One way we can help our clients is by sharing our own experiences… the good, the bad and the ugly. Every business that expands will normally experience an increase in pipeline, but a decrease in conversion rates. And we’re no different. But we’ve been on a pretty steep learning curve over the past six months that’s paid off.

At the back end of 2018, we noted a large growth spike – an increase in pipeline – with what I call ‘phantom deals’. They’re not even leads. They’re just tyre kickers dressed up like opportunities. In a business like ours, we can spend a huge amount of time helping a client kick a tyre without knowing they will ever be an opportunity.

So, it was no surprise that the pipeline had increased but conversions were not pulling through. If we were to continue growing at a sustainable rate, I needed to address the issue. And this is how I did it:

#1 Confirmation, not solution 

In my experience, people in the sales process like to feel busy. And sending out proposals is one way to make them feel busy and justify their productivity and effectiveness to their boss. Putting these types of proposals into the pipeline is the wrong thing to do. The proposal should always be the confirmation, never the solution. By the time you pull an air-tight proposal together, the client should be almost ready to sign.

We made this mistake previously, like many other businesses I’ve worked with… but now we better qualify opportunities which means our pipeline is a truer reflection of what’s really likely to convert. And we only invest time in proposals when we know the client has serious intent and the budget to move forward.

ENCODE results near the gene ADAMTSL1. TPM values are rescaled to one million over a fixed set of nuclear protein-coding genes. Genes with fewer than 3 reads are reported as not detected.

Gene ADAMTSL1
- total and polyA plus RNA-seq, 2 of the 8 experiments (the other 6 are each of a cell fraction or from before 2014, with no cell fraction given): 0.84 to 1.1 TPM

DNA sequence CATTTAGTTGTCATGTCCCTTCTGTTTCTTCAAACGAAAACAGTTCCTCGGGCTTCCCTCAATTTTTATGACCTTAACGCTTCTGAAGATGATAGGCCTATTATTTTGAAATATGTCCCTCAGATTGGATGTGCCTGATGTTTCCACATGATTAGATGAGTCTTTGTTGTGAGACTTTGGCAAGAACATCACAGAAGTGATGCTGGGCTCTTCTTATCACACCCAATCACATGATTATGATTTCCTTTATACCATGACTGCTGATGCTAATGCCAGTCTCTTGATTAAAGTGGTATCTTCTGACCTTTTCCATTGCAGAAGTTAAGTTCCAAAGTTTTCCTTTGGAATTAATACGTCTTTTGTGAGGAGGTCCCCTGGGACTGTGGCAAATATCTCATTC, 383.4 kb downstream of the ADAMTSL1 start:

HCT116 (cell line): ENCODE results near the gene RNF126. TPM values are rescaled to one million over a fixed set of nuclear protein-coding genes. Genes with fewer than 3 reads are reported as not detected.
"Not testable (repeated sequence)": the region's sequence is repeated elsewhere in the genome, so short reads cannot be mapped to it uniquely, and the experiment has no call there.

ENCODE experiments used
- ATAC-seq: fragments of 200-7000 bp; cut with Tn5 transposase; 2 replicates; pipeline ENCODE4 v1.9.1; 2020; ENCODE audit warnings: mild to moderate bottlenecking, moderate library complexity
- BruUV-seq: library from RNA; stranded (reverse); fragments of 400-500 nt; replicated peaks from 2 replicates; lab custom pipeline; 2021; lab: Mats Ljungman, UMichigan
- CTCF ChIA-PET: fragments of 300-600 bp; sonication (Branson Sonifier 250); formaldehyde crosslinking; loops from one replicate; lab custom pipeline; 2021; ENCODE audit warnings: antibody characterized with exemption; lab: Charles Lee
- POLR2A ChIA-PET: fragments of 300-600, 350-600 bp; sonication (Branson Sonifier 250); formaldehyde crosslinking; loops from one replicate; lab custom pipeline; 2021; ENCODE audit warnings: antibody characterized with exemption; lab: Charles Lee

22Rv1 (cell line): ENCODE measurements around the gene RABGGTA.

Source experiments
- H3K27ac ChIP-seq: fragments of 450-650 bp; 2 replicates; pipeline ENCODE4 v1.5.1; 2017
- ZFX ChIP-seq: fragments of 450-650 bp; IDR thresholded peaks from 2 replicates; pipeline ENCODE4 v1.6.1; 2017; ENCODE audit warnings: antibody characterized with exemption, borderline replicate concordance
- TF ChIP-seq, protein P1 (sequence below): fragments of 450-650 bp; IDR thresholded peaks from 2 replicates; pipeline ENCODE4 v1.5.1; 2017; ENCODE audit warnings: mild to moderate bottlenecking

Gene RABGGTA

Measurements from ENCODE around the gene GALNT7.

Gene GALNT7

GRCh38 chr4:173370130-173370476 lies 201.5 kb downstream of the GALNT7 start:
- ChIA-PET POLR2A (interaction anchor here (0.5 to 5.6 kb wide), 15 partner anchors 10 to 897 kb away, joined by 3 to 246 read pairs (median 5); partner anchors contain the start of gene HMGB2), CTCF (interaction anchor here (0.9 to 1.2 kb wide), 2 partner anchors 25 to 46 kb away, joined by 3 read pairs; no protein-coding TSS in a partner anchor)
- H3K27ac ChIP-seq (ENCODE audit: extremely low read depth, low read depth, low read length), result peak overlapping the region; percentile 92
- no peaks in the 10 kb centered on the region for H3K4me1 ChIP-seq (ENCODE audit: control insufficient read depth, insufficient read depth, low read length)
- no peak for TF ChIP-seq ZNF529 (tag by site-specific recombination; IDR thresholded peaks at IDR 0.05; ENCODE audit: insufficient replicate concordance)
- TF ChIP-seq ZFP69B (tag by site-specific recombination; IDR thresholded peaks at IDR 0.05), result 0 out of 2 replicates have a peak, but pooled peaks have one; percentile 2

#2 Understand your customer and understand what you do

Sales is about the same two things. Understanding your customer and understanding what you do. It’s pretty much the same as it’s always been. But it’s easy to stray from this path, particularly in big tech companies where you’re bombarded with opportunities to buy more products/services and usually on the basis of not understanding the solution.

Take an account success role for example. It’s dressed up to help your success but in reality, it’s to sell you more. It isn’t true customer success, it’s customer success with a number.

Now, there’s nothing wrong with this approach – providing the individual in the role has the right knowledge. If they can’t guide the client with knowledge and insights, they cannot add value.

#3 Always always, add value 

If you’re involved with a customer but don’t have the right knowledge or ability to add value, you’re operating in a transactional space. For B2B businesses, this is dangerous territory. Your customer needs to feel like you’re a trusted advisor and a true B2B partner. If you fall into the transactional trap the customer will feel like you’re only there as and when they’re ready to buy something. This has a massive effect on your conversion rates – and not in a good way.

Our business, at times, has slipped into this mode. And while it’s easily done, we’ve taken steps in terms of our people, roles and structure to ensure that at every touchpoint we are geared up to add value.

These were not the only areas we addressed as part of our pipeline and conversion strategy review – but they were the three major wins. Be wary of building a huge pipeline that’s full of noise and instead focus on fixing the problems, like we did. And if you’re focused, you’ll be on the right path to realising the results that we did in just six months…

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